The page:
This page explains how the Wonderland Shire Cultural Development Department identified goals in the Council Plan and policy domains in which those goals sat, and then selected which of the goals the Cultural Development Plan would address.
2a. Identify goals
Wonderland Shire Cultural Development staff identified that the Shire’s Council Plan 2015-2018 had three major goals:
- Economy and Growth: Sustainable economic activity, which facilitates employment in the community
- Community and Support: A connected and healthy community, which is supportive and confident.
- Culture and Creativity: A diverse culture that expresses its creativity and heritage.
2b. Identify policy domains in which those goals sit
Wonderland Shire Cultural Development Department staff identified the policy domain/s in which those goal/s were sited by considering which of these five domains the goal/s best fitted into. They decided that:
- Economy and Growth is in the economic domain
- Community and Support is in the social domain
- Culture and Creativity is in the cultural domain.
2c. Select which goals to address, and how many
The Cultural Development Department’s first choice of goal was Culture and Creativity: A diverse culture that expresses its creativity and heritage, as this was clearly within their capacity to contribute to.
They considered the evidence about the role of cultural activity in advancing connected and healthy communities and sustainable economic activity, which facilitates employment. References they consulted included Barraket (2005); Barraket & Kaiser (2007); Crossick & Kaszynska (2016) and Dunphy (2009) . These indicated that cultural activities could potentially contribute to both of these goals, so they could both be appropriate to address in their plan.
Then they undertook a situational analysis to decide which of the goals they would be best to address. They considered the context of the Shire, as discussed in the Council Plan, work previously undertaken by their department, their current activities, the challenges they face and their resources.
Wonderland Shire Council Plan – About Wonderland
Context: The Shire
- has a unique combination of natural qualities and environments;
- has significant manufacturing, retail, agricultural & service sectors;
- is of cultural and historical significance;
- geographically, is strategically placed in terms of economic and tourism potential, and quality of life.
Cultural development resources and activities in the Shire
As evidenced by existing cultural resources and activities in the Shire, there is a strong awareness and appreciation of arts, culture and heritage in the Shire, particularly from people in the retired age group.
Council’s cultural infrastructure
Cultural infrastructure includes a fully operational Art Gallery, the Town Hall, Domain amphitheatre, many halls in its small towns, plus access to a community theatre located at the Wonderland Education Centre.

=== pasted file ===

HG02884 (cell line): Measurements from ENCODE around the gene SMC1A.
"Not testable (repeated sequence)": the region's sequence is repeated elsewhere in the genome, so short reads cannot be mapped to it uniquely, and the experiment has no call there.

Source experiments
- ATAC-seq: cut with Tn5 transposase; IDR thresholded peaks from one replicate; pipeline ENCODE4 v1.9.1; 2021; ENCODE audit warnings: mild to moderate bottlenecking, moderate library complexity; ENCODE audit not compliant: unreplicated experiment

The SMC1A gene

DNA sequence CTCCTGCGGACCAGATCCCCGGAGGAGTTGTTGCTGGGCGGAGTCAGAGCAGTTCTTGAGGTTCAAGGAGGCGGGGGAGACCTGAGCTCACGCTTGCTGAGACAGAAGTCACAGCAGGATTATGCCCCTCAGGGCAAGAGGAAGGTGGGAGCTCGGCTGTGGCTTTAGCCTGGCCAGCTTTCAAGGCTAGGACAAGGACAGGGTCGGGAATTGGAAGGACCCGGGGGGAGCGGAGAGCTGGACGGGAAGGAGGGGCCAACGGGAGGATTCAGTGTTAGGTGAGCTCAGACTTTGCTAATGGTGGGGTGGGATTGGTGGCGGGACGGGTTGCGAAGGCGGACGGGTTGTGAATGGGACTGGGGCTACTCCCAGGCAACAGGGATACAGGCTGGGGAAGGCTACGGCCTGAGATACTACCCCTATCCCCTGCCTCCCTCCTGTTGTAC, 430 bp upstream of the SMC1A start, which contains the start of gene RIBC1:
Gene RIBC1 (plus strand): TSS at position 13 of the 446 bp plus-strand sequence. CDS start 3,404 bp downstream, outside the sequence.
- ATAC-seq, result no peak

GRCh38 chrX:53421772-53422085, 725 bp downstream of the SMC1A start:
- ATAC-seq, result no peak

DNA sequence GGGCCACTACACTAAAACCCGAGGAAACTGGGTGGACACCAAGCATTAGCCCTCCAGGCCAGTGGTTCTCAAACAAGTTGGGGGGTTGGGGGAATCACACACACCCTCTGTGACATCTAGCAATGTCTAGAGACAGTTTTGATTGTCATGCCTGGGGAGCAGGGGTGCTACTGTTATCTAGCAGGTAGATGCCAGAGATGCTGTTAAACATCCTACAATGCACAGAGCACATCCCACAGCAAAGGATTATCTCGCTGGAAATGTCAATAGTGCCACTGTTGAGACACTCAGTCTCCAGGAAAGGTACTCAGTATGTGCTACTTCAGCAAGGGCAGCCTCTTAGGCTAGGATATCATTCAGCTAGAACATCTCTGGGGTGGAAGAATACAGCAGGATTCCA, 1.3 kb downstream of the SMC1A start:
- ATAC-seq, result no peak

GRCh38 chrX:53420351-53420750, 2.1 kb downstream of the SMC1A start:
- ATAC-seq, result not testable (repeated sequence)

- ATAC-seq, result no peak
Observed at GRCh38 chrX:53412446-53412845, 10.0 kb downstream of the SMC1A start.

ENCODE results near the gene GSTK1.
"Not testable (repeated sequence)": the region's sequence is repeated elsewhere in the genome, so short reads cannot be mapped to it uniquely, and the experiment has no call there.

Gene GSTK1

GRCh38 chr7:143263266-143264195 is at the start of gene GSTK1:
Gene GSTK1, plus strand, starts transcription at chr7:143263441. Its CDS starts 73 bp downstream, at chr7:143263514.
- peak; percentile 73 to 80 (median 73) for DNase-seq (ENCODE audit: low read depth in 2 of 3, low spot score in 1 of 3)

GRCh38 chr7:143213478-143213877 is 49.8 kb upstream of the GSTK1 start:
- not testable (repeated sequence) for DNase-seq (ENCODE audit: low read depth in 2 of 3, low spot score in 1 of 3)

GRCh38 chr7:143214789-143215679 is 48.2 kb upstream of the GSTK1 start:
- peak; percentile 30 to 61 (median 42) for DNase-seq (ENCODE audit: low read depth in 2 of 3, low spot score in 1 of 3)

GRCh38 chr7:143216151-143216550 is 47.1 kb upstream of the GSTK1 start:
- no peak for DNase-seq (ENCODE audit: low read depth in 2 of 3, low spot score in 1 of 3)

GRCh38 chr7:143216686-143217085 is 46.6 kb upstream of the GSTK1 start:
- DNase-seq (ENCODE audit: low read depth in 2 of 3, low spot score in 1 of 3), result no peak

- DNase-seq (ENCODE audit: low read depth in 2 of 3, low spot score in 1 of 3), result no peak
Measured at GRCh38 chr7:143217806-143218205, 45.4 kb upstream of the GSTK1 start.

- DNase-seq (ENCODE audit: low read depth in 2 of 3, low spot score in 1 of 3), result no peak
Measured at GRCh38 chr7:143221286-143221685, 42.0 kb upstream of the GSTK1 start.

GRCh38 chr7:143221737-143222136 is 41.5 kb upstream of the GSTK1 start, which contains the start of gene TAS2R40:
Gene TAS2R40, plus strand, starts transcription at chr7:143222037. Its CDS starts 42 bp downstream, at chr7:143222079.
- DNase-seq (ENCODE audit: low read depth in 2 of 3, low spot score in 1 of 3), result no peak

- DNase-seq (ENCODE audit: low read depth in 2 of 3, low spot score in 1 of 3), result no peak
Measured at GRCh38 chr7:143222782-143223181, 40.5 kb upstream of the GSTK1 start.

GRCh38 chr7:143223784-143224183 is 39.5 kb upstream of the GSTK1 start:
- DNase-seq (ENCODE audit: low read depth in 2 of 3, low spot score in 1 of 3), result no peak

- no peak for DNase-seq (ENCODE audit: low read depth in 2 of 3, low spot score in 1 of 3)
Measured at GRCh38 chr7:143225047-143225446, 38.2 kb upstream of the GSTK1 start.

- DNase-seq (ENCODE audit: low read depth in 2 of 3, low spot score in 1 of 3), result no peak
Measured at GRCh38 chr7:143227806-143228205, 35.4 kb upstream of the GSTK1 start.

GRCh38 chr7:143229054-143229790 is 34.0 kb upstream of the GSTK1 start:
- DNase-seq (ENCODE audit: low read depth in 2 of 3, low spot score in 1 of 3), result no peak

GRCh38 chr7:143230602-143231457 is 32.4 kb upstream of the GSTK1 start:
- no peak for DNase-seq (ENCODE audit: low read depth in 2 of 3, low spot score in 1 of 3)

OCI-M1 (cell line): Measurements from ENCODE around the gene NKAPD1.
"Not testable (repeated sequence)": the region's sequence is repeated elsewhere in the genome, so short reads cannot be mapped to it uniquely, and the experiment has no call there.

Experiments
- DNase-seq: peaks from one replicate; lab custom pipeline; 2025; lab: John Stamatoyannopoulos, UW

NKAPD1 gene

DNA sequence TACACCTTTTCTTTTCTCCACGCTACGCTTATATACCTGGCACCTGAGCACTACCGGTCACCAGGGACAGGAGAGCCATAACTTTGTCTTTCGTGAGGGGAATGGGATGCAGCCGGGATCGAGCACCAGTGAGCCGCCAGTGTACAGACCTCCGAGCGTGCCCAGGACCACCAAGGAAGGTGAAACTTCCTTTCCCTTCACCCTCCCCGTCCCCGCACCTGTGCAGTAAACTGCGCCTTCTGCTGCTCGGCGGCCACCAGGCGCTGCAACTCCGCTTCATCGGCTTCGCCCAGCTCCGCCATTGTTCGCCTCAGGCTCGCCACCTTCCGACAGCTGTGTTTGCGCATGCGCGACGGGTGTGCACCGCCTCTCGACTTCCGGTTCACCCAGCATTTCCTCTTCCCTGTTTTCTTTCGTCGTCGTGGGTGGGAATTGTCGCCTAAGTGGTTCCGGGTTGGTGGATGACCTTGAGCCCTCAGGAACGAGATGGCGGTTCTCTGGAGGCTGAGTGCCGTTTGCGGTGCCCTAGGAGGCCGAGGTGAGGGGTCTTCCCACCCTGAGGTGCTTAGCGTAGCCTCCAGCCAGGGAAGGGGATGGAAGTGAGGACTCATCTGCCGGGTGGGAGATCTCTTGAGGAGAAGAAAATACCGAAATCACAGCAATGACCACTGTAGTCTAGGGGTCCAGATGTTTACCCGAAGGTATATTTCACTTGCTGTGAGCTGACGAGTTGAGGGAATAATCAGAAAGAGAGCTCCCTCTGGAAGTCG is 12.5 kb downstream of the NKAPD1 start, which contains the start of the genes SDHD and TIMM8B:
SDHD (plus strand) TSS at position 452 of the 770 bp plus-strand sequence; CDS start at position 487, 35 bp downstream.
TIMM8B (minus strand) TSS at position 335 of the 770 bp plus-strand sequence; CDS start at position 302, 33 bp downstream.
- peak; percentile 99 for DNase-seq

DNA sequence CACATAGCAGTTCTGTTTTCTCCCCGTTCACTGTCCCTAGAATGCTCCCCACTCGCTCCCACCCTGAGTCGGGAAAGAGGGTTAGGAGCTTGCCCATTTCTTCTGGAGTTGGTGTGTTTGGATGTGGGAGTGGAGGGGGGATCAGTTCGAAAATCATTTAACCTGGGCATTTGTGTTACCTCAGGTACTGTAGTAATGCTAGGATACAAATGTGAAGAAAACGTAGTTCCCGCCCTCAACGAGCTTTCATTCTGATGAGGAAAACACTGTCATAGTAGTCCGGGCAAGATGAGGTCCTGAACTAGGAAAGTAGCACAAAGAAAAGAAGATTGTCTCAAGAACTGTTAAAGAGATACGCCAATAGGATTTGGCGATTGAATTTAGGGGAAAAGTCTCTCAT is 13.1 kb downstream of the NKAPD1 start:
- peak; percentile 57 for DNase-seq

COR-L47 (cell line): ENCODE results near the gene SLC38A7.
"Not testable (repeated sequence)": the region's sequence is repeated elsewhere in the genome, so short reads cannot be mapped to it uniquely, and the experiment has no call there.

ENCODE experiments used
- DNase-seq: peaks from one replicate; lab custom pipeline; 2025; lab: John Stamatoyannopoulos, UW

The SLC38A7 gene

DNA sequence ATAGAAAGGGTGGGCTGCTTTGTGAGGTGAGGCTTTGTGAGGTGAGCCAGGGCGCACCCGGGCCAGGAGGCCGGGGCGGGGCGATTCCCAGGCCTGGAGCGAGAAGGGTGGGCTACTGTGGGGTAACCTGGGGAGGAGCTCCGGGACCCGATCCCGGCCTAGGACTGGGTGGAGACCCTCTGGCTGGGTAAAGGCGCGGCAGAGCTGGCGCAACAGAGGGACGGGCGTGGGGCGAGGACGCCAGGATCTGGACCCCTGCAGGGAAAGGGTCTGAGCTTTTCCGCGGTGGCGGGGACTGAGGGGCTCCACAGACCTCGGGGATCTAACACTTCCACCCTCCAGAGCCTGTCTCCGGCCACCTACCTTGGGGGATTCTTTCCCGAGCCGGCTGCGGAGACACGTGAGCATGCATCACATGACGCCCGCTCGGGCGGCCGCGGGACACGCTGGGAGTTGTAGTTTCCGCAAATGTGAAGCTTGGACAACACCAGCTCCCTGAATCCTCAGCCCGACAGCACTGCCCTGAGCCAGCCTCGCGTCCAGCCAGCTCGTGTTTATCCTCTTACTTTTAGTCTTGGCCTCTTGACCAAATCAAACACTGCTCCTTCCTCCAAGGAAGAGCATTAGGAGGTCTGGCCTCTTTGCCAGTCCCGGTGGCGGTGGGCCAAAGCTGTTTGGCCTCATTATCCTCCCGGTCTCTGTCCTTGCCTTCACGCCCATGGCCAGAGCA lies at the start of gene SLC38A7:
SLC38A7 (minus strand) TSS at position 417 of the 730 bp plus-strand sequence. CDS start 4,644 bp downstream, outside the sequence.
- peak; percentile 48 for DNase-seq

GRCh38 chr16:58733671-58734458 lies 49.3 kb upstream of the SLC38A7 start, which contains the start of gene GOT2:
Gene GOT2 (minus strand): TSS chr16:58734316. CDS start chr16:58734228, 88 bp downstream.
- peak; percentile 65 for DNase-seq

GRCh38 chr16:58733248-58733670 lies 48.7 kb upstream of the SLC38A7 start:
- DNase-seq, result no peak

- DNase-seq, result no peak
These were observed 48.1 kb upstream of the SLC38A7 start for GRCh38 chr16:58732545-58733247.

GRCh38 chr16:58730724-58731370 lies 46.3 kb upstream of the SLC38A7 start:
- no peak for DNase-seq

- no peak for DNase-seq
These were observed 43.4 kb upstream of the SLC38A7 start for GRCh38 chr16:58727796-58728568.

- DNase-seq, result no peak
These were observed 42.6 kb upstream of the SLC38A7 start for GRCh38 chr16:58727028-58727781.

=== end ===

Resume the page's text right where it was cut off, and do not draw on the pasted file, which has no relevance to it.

The Art Gallery is fully equipped to museum (gallery) standards and able to host touring exhibitions. An active Friends of the Gallery group, with more than 80 members, contributes to the Gallery’s programs.
The Arts Department
Council’s Arts Department was established in 2004 responding to a committee of interested community members. It is currently staffed 1.5 EFT, with a full-time position of Arts Manager who manages the gallery and the final year of a funded participation focussed project. The 0.5 component comprises two part-time staff at the gallery.
Australian Bureau of Statistics data confirms that Wonderland Shire has significant challenges – particularly in the areas of household incomes, educational attainment, employment rates and health indices. Council is implementing a significant program to address these challenges
They decided that because they have a small team of staff, a modest budget and no immediate likelihood of additional funds, two goals were the most they could reasonably address within the scope of the current plan. They chose those two goals specifically because they believed, based on their experience, the available evidence and considering their resources, that their work would be most catalytic and strategic in addressing those goals.
Barraket, J. (2005). Putting people in the picture? The role of the arts in social inclusion. Melbourne: Brotherhood of St Laurence. Retrieved January 13, 2011 from http://www.bsl.org.au/pdfs/barraket_arts_social_inclusion_1.pdf
Barraket, J., & Kaiser, A. (2007). Evaluating the mental health and wellbeing impacts of community-based festivals: Awakenings Festival and Braybrook’s Big Day Out. Melbourne: VicHealth.
Crossick, G. & Kaszynska, P. (2016). Understanding the value of arts and culture. The Cultural Value Project. London: Arts and Humanities Research Council.
Dunphy, K. (2009). Developing and Revitalizing Rural Communities Through Arts and Creativity: Australia. In Duxbury, N. & Campbell, H. (2009). Developing and Revitalizing Rural Communities Through Arts and Creativity, Vancouver: Simon Fraser University. http://creativecity.ca/index.php?option=com_content&task=view&id=239&Itemid=218